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I am working on code that creates 'models'. A model is created from an XML file and part of its representation is, generated on the fly, C code. This C code is compiled, on the fly, into a shared library that is dynamically loaded (using POCO shared lib class). The shared library mainly contains small functions, and part of a models creation is to populate function pointers to these functions. All this works fine. However, creating several models, at the same time, causes problems.

I believe it has to do with how the dynamic loading works on Linux, and the fact that each shared library contain functions with identical names. Does PIC cause this? The problems manifest itself in no sense data being retrieved from shared libraries functions.

So question is, how to load multiple (thousands) shared libraries, containing identical function names, on linux?

The above works fine on windows, where it seems that dynamically loaded libraries data/functions are kept perfectly isolated from each other.

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2 Answers 2

First, you can dlopen many hundreds of thousands of shared objects. My manydl.c demonstrate that.

Then, you can also generate C code, compile it, and dlopen the shared object, all this from the same process. My MELT plugin (for GCC, MELT provides a high level language to extend GCC) does that (and so does my manydl.c example).

However, I don't think you should keep identical (defined) function names in them. I suggest avoiding that. You could

  1. generate unique names (since the C code is generated, this is the best, most portable, and simplest solution)

  2. compile with some -D flags to #define these names to unique names, so the source code could apparently contain duplicate names; that is if your generated code defines the foo function pass a -Dfoo=foo_123 (with foo_123 being globally unique) to the gcc command compiling it. (Of course you then dlsym for "foo_123").

  3. add visibility("hidden") function attributes in your generated code. You could also pass -fvisibility=hidden option to gcc.

  4. have only static functions (then, the name don't matter much so can be duplicate), and have a constructor function which somehow binds the functions (e.g. store their pointer somewhere, e.g. in some global table).

  5. you might consider passing RTLD_LOCAL to dlopen(3). I'm not sure it is a good idea (and POCO probably don't know how to do that).

PS. I don't think it is related to position independent code (which is preferable, but not absolutely required, in shared objects; without -fPIC the dlopen would have to do a lot of inefficient relocations). It is related to Linux shared object linking & loading. Read Levine's Linkers & Loaders book for details.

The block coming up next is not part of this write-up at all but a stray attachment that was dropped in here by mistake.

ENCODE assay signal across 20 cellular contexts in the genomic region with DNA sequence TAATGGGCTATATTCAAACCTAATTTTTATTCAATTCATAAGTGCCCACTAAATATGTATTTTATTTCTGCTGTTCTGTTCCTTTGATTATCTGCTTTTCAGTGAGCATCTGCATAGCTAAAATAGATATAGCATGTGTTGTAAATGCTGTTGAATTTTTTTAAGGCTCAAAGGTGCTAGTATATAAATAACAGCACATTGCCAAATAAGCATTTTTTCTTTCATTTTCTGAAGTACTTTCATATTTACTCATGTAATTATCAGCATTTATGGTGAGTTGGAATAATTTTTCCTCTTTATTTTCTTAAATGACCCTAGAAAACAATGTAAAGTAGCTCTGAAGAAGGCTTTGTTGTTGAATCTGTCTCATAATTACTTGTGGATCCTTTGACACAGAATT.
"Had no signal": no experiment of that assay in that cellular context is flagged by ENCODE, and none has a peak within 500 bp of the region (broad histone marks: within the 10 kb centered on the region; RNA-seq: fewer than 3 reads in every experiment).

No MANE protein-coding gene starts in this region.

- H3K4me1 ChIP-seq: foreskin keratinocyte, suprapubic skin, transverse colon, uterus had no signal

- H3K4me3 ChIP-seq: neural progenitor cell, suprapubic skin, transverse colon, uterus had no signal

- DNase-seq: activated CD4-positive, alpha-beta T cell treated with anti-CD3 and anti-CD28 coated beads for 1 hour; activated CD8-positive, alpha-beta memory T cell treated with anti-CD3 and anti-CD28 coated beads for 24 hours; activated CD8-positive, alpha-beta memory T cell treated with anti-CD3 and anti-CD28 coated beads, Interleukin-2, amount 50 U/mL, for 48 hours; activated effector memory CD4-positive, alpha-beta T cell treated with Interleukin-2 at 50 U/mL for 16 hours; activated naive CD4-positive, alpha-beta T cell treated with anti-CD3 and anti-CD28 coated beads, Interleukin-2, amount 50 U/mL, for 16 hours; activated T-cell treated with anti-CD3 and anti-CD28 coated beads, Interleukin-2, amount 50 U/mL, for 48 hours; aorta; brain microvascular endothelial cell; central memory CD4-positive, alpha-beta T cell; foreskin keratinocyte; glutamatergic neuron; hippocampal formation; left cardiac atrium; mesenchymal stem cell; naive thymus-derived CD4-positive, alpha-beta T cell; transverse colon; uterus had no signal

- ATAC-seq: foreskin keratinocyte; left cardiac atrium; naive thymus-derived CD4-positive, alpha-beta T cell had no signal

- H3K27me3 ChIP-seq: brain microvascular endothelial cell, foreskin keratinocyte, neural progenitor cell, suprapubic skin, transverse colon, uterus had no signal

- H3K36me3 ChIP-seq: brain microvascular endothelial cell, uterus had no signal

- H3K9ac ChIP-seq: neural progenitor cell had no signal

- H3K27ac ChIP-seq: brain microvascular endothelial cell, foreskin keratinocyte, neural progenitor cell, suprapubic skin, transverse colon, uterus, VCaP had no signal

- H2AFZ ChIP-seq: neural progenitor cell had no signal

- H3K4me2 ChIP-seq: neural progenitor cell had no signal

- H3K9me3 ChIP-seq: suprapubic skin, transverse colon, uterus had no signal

See also this question, and read Drepper's paper on How to Write Shared Libraries.

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Thanks for the suggestions. Giving the functions unique names was my first thought, but it would require a lot of rewriting in the API. However the real answer to this question was much simpler, fortunately there is a linker flag that controls how symbols are resolved, RTLD_GLOBAL and RTLD_LOCAL. Default is RTLD_GLOBAL. Setting the loader flag to RTLD_LOCAL fixed the problem! –  Totte Karlsson Feb 28 '13 at 20:43
I did mention RTLD_LOCAL but I don't believe it is the good approach. I don't understand why generating unique names change the API (the name is mostly useful to dlsym), unless one generated shared object has functions directly called from another generated shared object. –  Basile Starynkevitch Feb 28 '13 at 20:49
Why do you think RTLD_LOCAL is a not a good approach? The shared libraries do not contain any objects, but straightforward C functions. However, these functions are made part of the internal model class, meaning that changing their names would result in a considerable internal changes. Setting the linker flag circumvent all that. –  Totte Karlsson Feb 28 '13 at 22:03
up vote 1 down vote accepted

Poco SharedLibrary open function accepts linker flags. Default is Poco::SharedLibrary::SHLIB_GLOBAL, corresponding to dlopens RTLD_GLOBAL and Poco::SharedLibrary::SHLIB_LOCAL, corresponding to RTLD_LOCAL. See http://linux.die.net/man/3/dlopen for more info.

Passing the Poco::SharedLibrary::SHLIB_LOCAL flag fixed the problem.

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